House Bill Would Cut Food Stamps, Farm Subsidies

The proposal does away with the much-criticized direct payment system whereby farmers get federal assistance even when they don't plant a crop.

WASHINGTON (AP) — The House Agriculture Committee on Thursday unveiled its approach for a long-term farm and food bill that would reduce spending by $3.5 billion a year, almost half of that coming from cuts in the federal food stamp program.

The legislative draft envisions reducing current food stamp spending projections by $1.6 billion a year, four times the amount of cuts incorporated in the five-year, half-trillion-dollar farm bill passed by the Senate last month.

Food stamps, formally known as the Supplemental Nutrition Assistance Program, look to be the most contentious issue when the Agriculture Committee begins voting on the bill Wednesday and when the full House begins debating it in the future.

Conservatives in the Republican-led House are certain to demand greater cuts in the food stamps program, which makes up about 80 percent of the nearly $100 billion a year in spending under the farm bill. Senate Democrats are equally certain to resist more cuts in a program that now helps feed 46 million people, 1 out of every 7 Americans.

"Underfunding this critically important program when families temporarily rely on it to put food on the table in a tough economy is irresponsible and inhumane," said Rep. Rosa DeLauro, D-Conn., a food stamp advocate in the House. The Agriculture Committee said its bill would strengthen the program's integrity while better targeting assistance to those in need of it.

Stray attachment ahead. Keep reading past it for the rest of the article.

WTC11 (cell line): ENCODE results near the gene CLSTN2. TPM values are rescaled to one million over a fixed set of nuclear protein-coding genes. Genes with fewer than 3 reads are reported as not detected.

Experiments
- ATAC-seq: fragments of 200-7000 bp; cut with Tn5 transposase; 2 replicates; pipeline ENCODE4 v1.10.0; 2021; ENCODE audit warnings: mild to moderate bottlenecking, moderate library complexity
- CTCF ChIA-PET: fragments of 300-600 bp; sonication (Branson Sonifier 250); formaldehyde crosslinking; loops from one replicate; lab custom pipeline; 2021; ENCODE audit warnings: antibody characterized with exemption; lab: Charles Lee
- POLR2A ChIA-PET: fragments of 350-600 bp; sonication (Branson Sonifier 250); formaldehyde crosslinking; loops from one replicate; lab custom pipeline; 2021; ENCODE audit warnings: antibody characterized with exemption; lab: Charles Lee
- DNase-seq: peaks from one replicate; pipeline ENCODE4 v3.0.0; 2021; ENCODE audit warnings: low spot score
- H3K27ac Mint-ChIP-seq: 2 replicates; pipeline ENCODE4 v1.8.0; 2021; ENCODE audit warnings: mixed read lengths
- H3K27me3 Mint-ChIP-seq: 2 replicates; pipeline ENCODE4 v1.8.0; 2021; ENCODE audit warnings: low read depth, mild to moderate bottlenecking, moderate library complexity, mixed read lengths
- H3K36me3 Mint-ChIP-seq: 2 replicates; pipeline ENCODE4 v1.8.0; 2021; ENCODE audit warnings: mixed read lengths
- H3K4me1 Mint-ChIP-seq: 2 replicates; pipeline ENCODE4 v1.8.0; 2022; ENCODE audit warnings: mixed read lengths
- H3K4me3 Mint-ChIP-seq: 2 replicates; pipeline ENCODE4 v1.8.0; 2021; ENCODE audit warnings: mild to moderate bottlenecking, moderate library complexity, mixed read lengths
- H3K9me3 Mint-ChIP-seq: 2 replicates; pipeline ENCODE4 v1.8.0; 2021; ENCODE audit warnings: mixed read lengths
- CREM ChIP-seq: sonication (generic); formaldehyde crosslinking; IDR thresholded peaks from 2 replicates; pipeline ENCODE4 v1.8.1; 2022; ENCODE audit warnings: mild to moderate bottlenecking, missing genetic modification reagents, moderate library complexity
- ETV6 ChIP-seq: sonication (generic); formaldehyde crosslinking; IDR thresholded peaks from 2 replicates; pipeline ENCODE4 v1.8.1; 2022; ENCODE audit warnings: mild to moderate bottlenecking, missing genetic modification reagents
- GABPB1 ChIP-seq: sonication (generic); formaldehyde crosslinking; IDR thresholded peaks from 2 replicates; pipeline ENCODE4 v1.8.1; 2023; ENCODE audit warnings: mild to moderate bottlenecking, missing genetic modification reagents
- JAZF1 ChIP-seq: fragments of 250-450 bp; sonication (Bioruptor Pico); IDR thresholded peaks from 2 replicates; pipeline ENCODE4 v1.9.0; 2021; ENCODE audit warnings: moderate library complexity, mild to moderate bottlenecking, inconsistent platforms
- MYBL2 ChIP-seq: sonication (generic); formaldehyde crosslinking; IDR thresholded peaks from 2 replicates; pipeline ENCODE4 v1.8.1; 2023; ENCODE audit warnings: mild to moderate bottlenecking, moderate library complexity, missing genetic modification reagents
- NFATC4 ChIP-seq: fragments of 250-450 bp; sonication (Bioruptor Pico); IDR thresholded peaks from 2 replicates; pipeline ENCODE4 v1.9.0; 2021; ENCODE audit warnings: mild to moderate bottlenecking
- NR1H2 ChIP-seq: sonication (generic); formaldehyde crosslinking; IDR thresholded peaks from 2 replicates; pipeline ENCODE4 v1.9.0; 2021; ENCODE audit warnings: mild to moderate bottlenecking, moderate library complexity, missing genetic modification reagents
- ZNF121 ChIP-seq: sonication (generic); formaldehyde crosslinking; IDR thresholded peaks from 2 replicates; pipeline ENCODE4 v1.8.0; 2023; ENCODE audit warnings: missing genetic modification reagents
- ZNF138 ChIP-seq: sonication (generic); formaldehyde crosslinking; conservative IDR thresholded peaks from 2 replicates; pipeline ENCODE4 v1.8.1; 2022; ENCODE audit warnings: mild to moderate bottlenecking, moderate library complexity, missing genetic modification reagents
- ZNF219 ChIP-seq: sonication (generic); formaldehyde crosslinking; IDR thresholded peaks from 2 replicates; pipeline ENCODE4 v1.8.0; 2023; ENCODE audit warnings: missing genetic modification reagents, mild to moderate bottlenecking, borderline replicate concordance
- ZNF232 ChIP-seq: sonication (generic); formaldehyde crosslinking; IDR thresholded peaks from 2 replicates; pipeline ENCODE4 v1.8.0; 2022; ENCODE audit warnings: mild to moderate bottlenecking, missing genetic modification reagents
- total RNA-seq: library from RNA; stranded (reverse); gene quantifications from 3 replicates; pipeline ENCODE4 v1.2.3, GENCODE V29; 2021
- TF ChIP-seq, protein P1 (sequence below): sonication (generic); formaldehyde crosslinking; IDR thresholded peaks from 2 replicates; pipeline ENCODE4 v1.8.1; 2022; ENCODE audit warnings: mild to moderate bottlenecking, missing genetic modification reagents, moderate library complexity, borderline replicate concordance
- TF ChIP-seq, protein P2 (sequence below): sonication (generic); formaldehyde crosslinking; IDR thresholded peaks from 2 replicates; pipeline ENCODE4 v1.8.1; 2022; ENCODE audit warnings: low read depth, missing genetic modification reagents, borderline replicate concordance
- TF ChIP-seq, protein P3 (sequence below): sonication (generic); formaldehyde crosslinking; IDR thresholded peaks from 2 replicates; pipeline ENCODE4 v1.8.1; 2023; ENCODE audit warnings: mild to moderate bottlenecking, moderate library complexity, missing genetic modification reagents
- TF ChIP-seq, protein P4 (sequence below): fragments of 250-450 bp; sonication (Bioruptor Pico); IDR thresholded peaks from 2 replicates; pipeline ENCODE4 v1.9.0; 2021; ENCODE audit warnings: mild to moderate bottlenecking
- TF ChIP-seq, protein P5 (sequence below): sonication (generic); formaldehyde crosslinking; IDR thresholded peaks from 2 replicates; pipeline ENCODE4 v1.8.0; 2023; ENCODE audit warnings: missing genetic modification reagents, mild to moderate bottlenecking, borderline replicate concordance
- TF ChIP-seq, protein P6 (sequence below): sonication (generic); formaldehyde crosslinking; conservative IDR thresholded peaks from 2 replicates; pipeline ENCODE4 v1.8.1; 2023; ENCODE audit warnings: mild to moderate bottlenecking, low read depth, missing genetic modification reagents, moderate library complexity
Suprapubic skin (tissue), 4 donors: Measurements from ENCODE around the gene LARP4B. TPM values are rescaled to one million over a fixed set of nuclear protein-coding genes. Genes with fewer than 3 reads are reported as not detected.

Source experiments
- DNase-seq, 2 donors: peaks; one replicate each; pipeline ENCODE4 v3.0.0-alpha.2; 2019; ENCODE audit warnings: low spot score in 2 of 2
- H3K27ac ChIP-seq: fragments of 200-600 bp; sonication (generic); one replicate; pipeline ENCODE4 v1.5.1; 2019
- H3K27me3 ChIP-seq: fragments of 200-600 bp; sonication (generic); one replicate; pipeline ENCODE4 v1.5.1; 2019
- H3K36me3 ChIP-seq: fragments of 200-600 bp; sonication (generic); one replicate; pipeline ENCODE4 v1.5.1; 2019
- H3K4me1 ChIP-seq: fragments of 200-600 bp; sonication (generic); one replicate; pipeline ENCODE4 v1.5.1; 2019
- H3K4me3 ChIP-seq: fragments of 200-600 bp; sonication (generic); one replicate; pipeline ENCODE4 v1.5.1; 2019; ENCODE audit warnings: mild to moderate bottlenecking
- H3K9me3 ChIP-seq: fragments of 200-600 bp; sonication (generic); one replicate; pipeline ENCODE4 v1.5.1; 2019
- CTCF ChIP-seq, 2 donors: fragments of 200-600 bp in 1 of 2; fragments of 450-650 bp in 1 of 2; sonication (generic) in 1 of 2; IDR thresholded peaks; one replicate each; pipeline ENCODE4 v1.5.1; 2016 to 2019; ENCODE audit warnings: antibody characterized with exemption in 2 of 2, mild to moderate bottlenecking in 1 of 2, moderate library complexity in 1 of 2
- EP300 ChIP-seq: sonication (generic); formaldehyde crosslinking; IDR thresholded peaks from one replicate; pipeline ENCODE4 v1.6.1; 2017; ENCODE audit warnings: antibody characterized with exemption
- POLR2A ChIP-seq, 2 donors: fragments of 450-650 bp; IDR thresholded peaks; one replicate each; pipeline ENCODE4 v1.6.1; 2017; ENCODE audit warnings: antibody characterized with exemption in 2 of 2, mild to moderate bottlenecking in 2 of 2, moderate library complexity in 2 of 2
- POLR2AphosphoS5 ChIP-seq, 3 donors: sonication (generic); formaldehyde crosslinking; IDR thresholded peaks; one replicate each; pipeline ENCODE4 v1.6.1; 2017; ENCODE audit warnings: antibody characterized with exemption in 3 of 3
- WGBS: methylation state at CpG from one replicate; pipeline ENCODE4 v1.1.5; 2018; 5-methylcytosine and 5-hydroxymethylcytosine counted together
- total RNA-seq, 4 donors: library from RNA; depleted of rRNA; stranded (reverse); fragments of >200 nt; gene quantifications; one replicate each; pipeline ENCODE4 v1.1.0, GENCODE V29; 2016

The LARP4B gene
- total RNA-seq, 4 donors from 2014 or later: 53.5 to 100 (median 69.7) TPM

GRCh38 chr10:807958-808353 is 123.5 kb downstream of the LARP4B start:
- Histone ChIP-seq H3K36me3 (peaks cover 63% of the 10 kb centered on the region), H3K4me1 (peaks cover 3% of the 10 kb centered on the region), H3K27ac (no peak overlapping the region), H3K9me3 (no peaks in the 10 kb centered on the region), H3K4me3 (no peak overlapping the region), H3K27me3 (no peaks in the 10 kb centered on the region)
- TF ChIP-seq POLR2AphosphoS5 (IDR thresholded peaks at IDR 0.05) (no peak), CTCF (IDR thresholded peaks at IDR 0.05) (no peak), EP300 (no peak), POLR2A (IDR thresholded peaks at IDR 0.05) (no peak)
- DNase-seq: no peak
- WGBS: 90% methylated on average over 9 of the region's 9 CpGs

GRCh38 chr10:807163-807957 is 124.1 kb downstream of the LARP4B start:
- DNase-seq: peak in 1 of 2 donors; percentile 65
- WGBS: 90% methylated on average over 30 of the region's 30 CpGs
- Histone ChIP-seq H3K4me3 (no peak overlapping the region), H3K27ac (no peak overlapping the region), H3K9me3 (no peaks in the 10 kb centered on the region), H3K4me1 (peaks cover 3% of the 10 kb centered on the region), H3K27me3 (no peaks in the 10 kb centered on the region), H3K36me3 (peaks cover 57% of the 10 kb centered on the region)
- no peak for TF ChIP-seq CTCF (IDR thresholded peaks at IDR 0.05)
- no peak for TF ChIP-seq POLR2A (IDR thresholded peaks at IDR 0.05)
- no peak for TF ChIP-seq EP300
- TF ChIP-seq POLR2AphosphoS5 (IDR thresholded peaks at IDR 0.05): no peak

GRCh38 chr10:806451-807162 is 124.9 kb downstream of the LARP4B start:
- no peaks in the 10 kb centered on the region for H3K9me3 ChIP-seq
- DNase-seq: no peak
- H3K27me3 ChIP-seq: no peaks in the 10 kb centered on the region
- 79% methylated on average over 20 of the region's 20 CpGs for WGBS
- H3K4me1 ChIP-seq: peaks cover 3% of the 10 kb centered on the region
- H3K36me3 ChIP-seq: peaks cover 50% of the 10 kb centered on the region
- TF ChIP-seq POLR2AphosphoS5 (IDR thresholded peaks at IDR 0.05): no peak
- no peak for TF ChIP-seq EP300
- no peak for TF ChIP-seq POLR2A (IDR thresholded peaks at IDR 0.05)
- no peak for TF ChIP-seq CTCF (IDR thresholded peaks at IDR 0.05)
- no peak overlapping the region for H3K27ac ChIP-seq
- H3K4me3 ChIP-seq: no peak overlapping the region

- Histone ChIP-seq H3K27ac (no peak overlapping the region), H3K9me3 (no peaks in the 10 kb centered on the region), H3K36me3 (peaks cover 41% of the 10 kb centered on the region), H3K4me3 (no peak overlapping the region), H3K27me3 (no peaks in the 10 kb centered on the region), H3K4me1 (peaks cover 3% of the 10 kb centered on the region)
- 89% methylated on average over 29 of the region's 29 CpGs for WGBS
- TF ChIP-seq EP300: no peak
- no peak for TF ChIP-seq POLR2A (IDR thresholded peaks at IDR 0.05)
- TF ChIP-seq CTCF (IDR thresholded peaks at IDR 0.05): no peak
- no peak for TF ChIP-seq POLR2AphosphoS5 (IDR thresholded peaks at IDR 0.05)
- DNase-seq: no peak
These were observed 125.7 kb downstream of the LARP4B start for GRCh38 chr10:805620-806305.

The House proposal, like the Senate measure that passed on a bipartisan 64-35 vote, also does away with the much-criticized direct payment system whereby farmers get federal assistance even when they don't plant a crop. Both put greater emphasis on crop insurance to help farmers get through natural disasters and falling prices.

The House bill differs, though, in giving farmers a one-time choice between a revenue loss program to cover shallow losses before insurance kicks in and a new target price program to see producers through deep, multiple-year price declines. The Senate bill contains only the revenue loss program, overriding the objections of Southern rice and peanut growers who have traditionally relied more heavily on price support programs.

The two chambers are in a race to reach a compromise before Sept. 30, when the current farm bill expires.

House GOP leaders have shown little enthusiasm for taking up the farm bill because of resistance from conservatives to the bill's price tag, but the Agriculture Committee's chairman, Rep. Frank Lucas, R-Okla., and top Democrat, Rep. Collin Peterson of Minnesota, stressed its importance.

Lucas said the bill, which is the result of two years' work, "is reform-minded, fiscally responsible policy that is equitable for farmers and ranchers in all regions." Peterson said that by failing to act before the September deadline, "We jeopardize one of the economic bright spots of our nation's fragile economy."